'Investments' is a
sacred term for individuals. For many, investing means a kind of
'compulsory' savings from one's earnings and getting lumpsum
However, there is a lot more to investing than just that.
Investing falls within a broader gamut of financial planning. It
requires considerable thought and groundwork. Here, we have
outlined some important guidelines to be borne in mind while
planning your finances.
1. Do your homework
Before investing your money, ensure that you have done your
homework well. It is 'normal' for sales pitches to be
aggressive. Most sales executives are mainly interested in
'commission earned' or 'business garnered', which reflects in
their monthly targets. That is why one only gets to hear the
'best case scenario' from agents/sales executives.
A lot of sales agents/consultants try to exploit the
individual's vulnerability and lack of knowledge while making a
sales pitch. For instance, how else can you explain so many
individuals in the low-risk category investing in high-risk
Or why term plans, in spite of being the cheapest form of
insurance, are still not bought by most individuals? Or why
mutual fund IPOs find so much favour with investors even when
there is no fit in their portfolios?
One should understand his own profile in terms of income, risk
appetite and future plans and only then, make investments in
tune with the same. Individuals need to know what benefits
different products offer and how they fit into their financial
portfolios before taking a call on investing in them.
You must listen to advice from different quarters but the final
decision should rest with you alone after a careful analysis.
After all, it's your own hard-earned money.
2. Keep your eyes and ears open
Keep your eyes and ears open at all times for any investment
opportunity that comes your way. The opportunity could be by way
of changing market scenario or new product launches. Individuals
shouldn't lose out on any opportunity just because they didn't
know it existed.
Of course, this involves a bit of updating yourself with latest
product trends, market conditions and changing economic
scenario. This way, you will not be completely at the mercy of
the consultant/agent to provide you with investment-related
information and solutions.
3. Involve yourself
While buying any financial product, ensure that you have
involved yourself at critical stages. For example, while taking
life insurance, see to it that you personally fill all the
details in the proposal form. I
nsurance agents many a times, used to, themselves, fill up
details like the height and weight of the insured, his age and
medical history among other things, based solely on their own
judgement. They merely asked the individual to sign on the form
at the end.
What individuals don't realise is that this can lead to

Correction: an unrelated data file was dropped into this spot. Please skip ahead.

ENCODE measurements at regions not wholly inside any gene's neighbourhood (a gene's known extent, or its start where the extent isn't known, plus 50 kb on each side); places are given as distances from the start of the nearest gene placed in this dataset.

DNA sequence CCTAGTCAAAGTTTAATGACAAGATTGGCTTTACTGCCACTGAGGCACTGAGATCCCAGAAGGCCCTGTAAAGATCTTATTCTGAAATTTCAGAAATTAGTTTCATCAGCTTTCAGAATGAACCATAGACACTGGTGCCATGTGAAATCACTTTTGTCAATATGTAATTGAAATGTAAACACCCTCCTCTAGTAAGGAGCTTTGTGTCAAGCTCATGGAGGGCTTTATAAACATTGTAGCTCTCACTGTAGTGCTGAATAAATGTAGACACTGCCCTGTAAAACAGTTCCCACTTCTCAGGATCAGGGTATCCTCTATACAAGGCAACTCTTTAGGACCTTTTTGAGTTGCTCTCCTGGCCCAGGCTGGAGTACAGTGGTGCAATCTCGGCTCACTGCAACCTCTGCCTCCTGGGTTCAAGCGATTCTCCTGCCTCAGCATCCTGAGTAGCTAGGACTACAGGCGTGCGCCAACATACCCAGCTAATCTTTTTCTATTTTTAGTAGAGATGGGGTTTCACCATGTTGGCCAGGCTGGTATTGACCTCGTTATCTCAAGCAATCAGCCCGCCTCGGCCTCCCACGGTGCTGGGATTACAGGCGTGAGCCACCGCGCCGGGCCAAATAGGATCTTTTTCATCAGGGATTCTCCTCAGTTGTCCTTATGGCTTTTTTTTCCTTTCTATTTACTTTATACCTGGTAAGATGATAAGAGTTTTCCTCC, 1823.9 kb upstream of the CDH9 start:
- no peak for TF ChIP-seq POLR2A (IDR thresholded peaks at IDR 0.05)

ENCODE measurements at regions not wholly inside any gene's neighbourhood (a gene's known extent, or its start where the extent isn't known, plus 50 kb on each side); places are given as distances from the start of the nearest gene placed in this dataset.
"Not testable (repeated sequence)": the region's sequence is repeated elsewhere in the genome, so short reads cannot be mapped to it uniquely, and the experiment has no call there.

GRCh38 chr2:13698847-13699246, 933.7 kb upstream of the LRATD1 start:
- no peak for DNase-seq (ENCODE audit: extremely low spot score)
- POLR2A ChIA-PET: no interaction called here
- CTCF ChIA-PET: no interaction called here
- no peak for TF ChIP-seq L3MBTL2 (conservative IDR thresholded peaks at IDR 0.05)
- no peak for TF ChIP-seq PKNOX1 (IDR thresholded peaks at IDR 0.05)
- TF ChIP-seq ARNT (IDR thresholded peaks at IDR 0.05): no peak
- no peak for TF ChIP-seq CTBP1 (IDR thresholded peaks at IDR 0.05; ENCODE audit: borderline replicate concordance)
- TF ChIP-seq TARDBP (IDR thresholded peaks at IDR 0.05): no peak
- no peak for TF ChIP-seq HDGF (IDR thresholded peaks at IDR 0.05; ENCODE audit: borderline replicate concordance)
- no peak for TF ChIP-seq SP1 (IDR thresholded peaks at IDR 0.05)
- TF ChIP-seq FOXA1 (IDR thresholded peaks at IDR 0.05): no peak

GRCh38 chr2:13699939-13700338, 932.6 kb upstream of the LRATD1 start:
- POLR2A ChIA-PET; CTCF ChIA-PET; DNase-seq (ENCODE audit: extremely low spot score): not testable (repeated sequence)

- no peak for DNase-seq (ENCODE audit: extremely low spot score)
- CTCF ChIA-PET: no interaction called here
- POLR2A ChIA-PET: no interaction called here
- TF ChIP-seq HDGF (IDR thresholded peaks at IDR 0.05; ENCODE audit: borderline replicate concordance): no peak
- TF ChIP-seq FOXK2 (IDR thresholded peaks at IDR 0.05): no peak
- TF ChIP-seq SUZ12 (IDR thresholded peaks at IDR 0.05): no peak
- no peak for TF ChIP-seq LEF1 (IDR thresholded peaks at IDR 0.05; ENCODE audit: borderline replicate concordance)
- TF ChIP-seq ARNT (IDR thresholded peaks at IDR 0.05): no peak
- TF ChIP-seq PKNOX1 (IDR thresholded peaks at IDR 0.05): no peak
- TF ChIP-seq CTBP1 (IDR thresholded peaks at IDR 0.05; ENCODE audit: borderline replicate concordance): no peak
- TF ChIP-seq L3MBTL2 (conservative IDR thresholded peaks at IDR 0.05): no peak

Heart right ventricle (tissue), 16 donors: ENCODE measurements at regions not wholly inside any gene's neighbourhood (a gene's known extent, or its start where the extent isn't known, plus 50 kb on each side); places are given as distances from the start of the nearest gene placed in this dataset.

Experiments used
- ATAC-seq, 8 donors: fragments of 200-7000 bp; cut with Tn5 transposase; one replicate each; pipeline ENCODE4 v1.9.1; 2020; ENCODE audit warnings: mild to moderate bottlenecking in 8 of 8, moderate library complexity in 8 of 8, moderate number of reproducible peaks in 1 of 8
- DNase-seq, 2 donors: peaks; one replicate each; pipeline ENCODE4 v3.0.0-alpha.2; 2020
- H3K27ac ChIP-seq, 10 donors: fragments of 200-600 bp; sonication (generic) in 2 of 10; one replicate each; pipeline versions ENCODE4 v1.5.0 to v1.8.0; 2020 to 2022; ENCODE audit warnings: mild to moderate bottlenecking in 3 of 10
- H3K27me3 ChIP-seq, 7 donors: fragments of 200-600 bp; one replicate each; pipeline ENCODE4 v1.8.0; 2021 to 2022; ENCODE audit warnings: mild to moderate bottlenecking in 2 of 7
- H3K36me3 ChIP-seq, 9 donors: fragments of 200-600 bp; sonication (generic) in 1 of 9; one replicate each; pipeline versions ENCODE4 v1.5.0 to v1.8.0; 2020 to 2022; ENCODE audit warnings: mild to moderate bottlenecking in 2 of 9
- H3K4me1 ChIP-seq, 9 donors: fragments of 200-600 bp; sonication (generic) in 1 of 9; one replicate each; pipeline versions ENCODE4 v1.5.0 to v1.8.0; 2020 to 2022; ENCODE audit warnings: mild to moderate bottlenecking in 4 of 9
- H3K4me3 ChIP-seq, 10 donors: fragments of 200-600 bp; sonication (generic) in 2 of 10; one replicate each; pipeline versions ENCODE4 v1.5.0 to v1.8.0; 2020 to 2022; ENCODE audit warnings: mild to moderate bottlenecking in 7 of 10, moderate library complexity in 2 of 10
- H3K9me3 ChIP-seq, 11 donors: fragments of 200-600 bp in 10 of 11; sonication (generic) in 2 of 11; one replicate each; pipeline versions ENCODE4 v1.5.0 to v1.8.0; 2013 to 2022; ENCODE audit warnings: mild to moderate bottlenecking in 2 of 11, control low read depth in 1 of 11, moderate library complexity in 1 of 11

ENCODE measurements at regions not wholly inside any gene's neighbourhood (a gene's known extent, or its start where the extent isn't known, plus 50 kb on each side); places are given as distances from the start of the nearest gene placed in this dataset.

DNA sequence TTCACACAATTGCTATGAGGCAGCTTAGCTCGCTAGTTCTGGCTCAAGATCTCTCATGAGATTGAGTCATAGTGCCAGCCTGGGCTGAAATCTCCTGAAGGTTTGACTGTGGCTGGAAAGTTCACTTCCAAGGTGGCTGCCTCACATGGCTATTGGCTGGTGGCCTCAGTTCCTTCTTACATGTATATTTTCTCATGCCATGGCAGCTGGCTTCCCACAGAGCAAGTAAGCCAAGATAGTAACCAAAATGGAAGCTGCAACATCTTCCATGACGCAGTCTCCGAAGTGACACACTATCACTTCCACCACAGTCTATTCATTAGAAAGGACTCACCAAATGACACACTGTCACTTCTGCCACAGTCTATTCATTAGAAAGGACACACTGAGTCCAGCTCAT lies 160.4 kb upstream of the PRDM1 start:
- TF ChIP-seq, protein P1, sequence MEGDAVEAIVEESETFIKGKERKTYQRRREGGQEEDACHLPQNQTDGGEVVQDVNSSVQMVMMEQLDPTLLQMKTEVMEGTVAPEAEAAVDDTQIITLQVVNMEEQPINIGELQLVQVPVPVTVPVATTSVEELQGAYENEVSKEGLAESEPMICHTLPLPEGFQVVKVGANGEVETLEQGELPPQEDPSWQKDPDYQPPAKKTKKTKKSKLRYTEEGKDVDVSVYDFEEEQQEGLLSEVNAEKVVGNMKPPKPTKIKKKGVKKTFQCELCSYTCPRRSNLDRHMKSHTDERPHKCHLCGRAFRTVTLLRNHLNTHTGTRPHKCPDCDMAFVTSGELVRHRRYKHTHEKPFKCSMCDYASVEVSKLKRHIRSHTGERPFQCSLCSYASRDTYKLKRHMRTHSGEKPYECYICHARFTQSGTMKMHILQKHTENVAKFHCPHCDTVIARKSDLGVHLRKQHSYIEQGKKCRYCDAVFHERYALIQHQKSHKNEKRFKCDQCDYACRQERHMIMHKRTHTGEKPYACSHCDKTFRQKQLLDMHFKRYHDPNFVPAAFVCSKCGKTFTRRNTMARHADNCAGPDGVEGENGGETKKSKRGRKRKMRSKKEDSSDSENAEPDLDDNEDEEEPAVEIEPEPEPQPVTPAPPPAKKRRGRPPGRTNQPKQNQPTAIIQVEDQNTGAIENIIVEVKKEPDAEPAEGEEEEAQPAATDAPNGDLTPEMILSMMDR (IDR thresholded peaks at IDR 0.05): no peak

rejection of claims at a later stage if discrepancies are found
in the proposal form. The insurance company cannot be faulted
for rejecting such a claim. It is a shortcoming on the agent's
part who should have requested you to fill the form yourself,
else fill it himself after verifying your details.
All the necessary medical tests should also be diligently given.
As mentioned earlier, any 'false claims' might lead to
rejections at a later date.
4. Inform your near and dear ones
This is especially true in case of life insurance. Inform your
near and dear ones as soon as the policy is bought. If your
spouse and/or parents know that you have a life insurance cover
wherein he/they are nominees, they will be better placed to
follow up with the life insurance company for the claim proceeds
should something happen to you.
Typically, life insurance should not be so sacred that you don't
broach the topic in the family. All related (and affected)
parties must know exactly what needs to be done in your absence.
5. Maintain a logbook
Always maintain a logbook of your life insurance
policies/investments. Individuals can and do have a variety of
investments ranging from life insurance (endowment, term plan,
ULIPs) to mutual funds and PPF/NSCs. A logbook should contain
details about the same.
Over an extended period of time, it becomes difficult for one to
remember or track investment details like maturity date,
maturity value and rate of interest. This logbook will take care
of that problem. Of course, it goes without saying that for the
logbook to be really effective and useful, it should be updated
periodically to reflect investments and redemptions.
This logbook should also include details of an individual's
liabilities like home loans, personal loans, the amount
outstanding on such loans, the EMI and business liabilities (in
case the individual runs a business) among others.
Details of the logbook should also be shared with your
dependents (spouse, children, parents). An important reason for
making a copy is, in case of an unfortunate eventuality, the
spouse knows his/her exact financial status. Also, one wouldn't
want someone to come out of nowhere one fine day and stake a
claim on the family's assets based on some 'fictitious'